In the Arndt family collection of movies is a video of Jocelyn and Chris playing upon the consecrated stage of Caffe Lena. Their father still watches it, though Chris says it’s from a “long time ago.”
It was six years ago.
Consider that six years is nearly a quarter of a lifetime to a 21-year-old, and just yesterday to his father. Still, let’s also factor in the sister-brother duo’s professional career; contracts, albums and countrywide road trips. There’s The Whisky a Go Go, Mountain Jam and, yeah, Billboard’s Top 40 that have since followed. From that perspective, it has been a long time.
“Touring is the best job, ever,” said Chris. “Playing music, making music in general, it is the single greatest job you can have, hands down. I’m not biased or anything. Except for driving through Nebraska.” On cue, David Bourgeois holds up a thick set of tire chains.
It’s February and the band has returned after several months of touring across the country. There’s still little rest. Chris, Joceyln and Bourgeois sit at White Lake Studios to rehearse for a radio gig in Boston. Bourgeois takes a moment to slump into a comfortable chair. He’s a man of many hats. Visually, he’s the band’s drummer. Behind the scenes, he’s its music director. He owns the Albany studios along with his wife, Anna. Within the bigger picture, he’s president of Bridge Road Entertainment. About five years ago, he discovered the two while they played together at a local festival. He’s been their manager ever since.
Playing gigs and hitting radio stations like the one in Boston is all in the effort to earn more air time. It’s called chasing radio play. It involves a lot of networking, sending tapes, exchanging phone calls and logging in the miles on the road. Where U2 and Interscope have years of established success and reputation, Jocelyn and Chris need to hustle. On top of being musicians, they also have to act as their own marketers. There are about 120 radio stations across the nation that play under the adult album alternative format, and grabbing a program director’s attention can be “extremely challenging,” according to one.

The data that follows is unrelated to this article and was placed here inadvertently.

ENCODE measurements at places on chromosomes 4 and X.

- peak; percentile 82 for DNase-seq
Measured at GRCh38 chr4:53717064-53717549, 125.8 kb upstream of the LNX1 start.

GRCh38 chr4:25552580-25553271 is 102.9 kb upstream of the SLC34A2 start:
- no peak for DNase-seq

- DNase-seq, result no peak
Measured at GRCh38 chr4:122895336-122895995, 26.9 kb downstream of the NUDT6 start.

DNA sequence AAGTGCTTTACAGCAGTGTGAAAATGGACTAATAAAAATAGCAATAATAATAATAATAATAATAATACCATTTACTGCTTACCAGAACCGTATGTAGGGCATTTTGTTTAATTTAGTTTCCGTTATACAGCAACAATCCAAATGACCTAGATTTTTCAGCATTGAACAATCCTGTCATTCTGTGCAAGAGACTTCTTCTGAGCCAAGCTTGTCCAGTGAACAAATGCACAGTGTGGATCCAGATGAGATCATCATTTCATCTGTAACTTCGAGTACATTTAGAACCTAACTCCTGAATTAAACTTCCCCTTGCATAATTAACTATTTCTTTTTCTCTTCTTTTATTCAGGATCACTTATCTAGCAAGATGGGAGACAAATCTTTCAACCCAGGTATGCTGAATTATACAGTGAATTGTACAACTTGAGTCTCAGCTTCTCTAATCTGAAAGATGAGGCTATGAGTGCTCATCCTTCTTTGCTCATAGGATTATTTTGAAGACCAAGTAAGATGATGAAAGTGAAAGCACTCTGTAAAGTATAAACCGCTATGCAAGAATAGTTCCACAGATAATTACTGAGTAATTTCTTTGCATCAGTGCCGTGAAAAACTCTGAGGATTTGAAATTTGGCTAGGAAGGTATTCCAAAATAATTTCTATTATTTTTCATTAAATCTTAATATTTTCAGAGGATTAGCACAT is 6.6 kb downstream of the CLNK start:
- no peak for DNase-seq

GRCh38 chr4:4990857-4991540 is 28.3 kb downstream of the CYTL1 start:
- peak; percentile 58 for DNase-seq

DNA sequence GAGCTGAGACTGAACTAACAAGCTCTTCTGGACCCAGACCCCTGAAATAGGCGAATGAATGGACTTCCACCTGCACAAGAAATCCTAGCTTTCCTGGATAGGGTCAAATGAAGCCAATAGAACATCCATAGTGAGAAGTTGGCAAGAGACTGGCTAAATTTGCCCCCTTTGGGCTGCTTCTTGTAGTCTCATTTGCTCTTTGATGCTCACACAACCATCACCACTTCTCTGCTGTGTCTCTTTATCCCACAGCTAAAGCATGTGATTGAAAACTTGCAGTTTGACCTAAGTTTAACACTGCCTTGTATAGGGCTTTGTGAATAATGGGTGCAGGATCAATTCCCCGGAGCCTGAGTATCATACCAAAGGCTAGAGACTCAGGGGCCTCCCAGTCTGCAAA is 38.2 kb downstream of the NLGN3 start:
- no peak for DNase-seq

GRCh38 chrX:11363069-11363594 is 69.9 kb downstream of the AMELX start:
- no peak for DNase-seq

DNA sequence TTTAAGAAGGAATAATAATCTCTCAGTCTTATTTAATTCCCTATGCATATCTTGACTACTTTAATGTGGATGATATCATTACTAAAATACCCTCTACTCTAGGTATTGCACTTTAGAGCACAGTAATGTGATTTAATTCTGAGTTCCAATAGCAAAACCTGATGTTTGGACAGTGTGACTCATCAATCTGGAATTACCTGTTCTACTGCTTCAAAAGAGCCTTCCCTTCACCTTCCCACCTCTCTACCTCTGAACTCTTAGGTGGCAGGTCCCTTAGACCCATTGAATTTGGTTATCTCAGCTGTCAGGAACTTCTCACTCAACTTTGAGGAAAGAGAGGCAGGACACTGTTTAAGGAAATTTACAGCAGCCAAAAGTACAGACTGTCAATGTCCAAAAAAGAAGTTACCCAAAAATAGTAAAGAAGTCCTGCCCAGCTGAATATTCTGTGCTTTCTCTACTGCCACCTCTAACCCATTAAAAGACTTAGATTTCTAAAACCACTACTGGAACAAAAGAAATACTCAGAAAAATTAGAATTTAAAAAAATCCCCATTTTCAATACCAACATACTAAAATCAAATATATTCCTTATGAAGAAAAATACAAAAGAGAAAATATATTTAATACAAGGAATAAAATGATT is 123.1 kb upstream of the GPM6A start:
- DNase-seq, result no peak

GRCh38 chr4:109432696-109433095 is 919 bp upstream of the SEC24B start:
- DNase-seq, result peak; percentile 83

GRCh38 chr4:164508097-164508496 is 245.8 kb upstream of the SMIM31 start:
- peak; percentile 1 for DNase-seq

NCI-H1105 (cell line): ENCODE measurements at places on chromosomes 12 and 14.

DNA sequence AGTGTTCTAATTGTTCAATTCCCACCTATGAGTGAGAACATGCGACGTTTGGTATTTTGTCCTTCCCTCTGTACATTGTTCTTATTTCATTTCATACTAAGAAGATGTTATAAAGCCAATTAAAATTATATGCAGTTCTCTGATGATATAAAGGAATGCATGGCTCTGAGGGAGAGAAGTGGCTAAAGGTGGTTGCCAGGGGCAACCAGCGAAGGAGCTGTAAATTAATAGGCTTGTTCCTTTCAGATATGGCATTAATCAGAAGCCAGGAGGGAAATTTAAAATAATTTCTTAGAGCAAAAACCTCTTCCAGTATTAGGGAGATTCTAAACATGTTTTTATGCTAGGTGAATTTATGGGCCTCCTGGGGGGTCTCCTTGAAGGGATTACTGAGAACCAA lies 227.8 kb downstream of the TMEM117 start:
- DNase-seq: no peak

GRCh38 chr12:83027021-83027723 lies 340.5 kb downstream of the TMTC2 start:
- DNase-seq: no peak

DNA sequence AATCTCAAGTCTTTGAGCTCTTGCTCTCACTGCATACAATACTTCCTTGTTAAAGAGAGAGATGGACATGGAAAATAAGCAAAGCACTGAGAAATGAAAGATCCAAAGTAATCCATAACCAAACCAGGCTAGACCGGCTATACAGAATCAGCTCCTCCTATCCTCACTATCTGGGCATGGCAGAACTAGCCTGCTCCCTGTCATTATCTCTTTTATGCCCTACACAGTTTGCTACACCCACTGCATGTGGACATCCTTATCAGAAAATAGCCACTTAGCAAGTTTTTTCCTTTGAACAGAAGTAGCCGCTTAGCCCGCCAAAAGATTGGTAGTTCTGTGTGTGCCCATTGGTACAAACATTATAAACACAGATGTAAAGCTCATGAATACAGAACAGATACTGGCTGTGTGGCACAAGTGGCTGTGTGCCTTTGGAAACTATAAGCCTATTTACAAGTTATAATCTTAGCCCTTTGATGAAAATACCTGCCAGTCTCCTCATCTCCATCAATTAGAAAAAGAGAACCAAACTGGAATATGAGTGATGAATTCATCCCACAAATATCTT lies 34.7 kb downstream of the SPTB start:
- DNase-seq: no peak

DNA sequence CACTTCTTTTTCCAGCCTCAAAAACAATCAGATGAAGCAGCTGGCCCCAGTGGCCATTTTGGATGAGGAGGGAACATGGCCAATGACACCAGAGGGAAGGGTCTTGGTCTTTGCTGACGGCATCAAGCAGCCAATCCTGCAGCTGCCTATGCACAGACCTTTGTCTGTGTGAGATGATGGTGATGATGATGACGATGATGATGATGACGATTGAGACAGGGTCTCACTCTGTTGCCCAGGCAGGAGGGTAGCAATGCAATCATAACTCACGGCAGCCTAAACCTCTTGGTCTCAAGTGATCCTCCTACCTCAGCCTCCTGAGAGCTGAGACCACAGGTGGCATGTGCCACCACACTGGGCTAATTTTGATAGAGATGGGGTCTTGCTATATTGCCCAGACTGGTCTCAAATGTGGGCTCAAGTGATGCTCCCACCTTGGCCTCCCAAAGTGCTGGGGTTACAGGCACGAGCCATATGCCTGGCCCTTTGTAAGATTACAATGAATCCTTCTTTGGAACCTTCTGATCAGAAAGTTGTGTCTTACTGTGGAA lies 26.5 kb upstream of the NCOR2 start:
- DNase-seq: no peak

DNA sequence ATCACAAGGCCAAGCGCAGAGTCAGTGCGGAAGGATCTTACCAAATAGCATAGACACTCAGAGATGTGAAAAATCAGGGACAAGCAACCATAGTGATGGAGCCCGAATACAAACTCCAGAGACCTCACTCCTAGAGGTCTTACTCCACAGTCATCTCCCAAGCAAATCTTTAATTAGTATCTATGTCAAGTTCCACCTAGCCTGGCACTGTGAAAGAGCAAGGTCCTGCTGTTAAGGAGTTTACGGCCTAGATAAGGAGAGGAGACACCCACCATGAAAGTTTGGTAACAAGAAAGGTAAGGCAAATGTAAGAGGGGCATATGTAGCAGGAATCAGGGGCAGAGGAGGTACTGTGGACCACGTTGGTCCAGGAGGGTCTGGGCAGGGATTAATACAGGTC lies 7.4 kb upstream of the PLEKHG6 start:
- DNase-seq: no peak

“To put it simply — there is so much great music out there, and very few slots they can fit in, and that goes for every format,” said Kim Neaton, former music director for WEQX. She was among three directors responsible for deciding what songs played on the radio. Unknown bands have to win out against trusted record labels, often times against management and promotional companies, for just a few open slots. For a band chasing radio play, “Even if you have one of the best songs in the room,” said Neaton, “you have the smallest voice in the room. But if you find a station that will take a chance, and you do well there, that’s ammo you can take to the next station when you reach out. Maybe things go well there, too. A story can build and so can a song’s success.”
One of the first stations the band won over was Albany’s WEXT. Its programming has helped local artists earn air time and, “they’ve helped us out so much,” said Jocelyn. There’s also WDST in Woodstock, a good station to have behind you. It originated Mountain Jam in 2004, a three-day music festival that has featured Robert Plant and Tom Petty in recent years. Jocelyn and Chris played there three years ago and will return to play its main stage in June.
Last December, Jocelyn and Chris broke into the Top 40 on Billboard’s Adult Album Alternative chart. “Red Stops Traffic,” the band’s third single off its 2017 studio release “Go,” debuted at No. 37. Jocelyn and Chris were listed along with the names of The Killers, Big Head Todd and U2. The band topped at No. 35 before slipping back down in January.
“The next goal is Top 10,” said Jocelyn, with a smile. The volume of her statement tapers off to a near whisper, as if in fear of sounding arrogant. There is no arrogance in the room, as the two siblings are still laughing in amazement over having charted above Bono. Their story has caught the attention of television producers. Four television shows, including NBC’s “The Voice” approached Jocelyn to perform. She turned it down. “That’s not how it works,” said Jocelyn. “We’re a team. Any time it starts to tilt towards one or the other, we’re just weary of and we don’t do it.”
Jocelyn and Chris resigned a three-year contract with Bridge Road Entertainment, and head back into the studio in April to record a new album. Before retreating to the studio, the band is set to perform at Caffe Lena on Sunday, March 4, at 7 p.m. Edge TV will be following as it films a documentary. The documentary should contrast with the video their father is still fond of playing from years ago. As “Red Stops Traffic” continues to resonate with radio listeners, people can expect to hear a maturity behind their play.
“It’s definitely a more mature sound,” said Jocelyn. “We’re not kids anymore.” she laughs.